MPs
saturated
cis-unsaturated
trans-unsaturated
short chains vs long chains
highest
lowest
middle
shorter is lower
when air bubles are physically held by crystal molecules in the fat and allow product to expand
aeration
can change melting points, more there are more likely a solid
crystallization
3 forms of crystal
alpha, beta, beta prime
get a lot of lipid flavor from these molecules in plants
terpenoids
frying in fats help move this from the heat source to the food and also gets absorbed into the food
heat transfer
physical property of a fat thatdescribes its softness at a given temp
plasticity
creamy texture and smoothness of fat
mouthfeel
occurs during processing when exposed to oxygen but not the same as oxidation, bad flavor in fats
reversion
results when stored fats become bad by a rxn w/ water
hydrolytic rancidity
chemical mechanism in which heat, light or metals trigger a chain rxn w/i stored fats and oils that results in a fat becoming rancid
lipoxidation
lipoxidation steps
fatty acid, catalyst, fatty acid free radical, oxygen, peroxyl free radical, unsat. fatty acid, hyderperoxide + fatty acid free radical, oxygen..., finally splits into ketones/aldehydes/alcohols
forced addition of hydrogen atoms to unsaturated bonds in an unsat. fat
hydrogenation
removal of fatty acids from glycerol and rearrangement into numerous configurations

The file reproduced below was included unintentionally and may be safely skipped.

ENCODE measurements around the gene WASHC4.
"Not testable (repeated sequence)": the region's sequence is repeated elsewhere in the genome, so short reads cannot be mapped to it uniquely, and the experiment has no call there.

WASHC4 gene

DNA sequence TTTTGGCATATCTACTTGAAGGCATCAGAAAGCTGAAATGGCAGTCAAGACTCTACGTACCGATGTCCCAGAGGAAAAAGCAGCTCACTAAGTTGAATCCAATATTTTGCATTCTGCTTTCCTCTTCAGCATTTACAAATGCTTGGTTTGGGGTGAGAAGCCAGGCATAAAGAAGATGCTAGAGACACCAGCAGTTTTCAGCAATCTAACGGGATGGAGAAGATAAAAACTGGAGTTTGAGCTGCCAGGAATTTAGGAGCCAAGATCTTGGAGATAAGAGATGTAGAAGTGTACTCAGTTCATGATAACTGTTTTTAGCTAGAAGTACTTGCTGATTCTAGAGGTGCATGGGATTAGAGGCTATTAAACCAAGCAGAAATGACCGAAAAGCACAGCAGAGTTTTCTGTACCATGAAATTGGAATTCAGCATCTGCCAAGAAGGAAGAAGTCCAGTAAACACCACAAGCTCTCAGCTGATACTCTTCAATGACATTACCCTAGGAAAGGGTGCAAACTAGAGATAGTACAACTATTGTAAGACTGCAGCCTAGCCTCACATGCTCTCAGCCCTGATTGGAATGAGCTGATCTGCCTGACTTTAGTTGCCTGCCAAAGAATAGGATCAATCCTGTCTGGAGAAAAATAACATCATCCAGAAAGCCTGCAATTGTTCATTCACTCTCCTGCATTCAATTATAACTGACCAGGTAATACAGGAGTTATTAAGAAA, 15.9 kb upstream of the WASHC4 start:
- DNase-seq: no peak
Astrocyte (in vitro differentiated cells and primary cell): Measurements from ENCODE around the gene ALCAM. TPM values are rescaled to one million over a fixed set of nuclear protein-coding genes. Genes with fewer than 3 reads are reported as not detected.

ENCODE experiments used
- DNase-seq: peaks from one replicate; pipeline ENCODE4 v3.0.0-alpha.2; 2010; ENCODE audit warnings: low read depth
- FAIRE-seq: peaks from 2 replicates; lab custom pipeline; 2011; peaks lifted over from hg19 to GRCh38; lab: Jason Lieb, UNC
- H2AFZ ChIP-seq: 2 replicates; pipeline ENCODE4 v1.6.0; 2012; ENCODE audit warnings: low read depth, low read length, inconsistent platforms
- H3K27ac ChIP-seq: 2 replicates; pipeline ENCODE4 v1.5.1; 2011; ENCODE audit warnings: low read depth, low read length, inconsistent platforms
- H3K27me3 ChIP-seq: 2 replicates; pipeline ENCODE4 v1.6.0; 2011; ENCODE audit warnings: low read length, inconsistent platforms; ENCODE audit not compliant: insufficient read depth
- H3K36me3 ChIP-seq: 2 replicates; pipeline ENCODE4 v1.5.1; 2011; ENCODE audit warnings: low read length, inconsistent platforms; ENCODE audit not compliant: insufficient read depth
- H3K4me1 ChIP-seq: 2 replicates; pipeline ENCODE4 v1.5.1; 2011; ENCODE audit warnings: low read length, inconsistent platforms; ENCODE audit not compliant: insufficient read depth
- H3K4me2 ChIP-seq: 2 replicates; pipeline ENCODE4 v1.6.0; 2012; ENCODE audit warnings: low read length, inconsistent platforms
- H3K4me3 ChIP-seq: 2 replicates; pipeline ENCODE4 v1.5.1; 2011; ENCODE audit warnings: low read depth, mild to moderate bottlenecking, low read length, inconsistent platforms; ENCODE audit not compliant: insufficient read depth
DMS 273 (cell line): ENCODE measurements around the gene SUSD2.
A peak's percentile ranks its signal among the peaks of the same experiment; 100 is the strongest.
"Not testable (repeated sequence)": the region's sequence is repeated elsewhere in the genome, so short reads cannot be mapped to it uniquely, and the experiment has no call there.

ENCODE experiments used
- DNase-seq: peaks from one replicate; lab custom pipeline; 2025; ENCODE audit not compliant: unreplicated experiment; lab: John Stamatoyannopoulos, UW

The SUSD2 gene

interesterification
polypeptide that is not bound to other substances and contains only amino acids
nonconjugated
protein combined with nonprotein substances such as carbs and lipids into complex molecules
conjugated
linear sequence of amino acids in order w/i a polypeptide
primary structure
whether the amino acids together assume either an alpha helix or beta sheet configuration w/i a polypeptide
secondary structure
describes the overall 3D shape achieved by the folding of the entire protein molecule
tertiary structure
type of interactions that stabilize the tertiary structure
hydrogen and disulfide bonds
when a protein contains more than one polypeptide chain in its structure
quarternary structure
food protein that is spherical like a ball, soluble
globular
food protein that is elongated like a twisted rope, insoluble
fibrous
examples of globular proteins
egg albumen, meat and legume globulins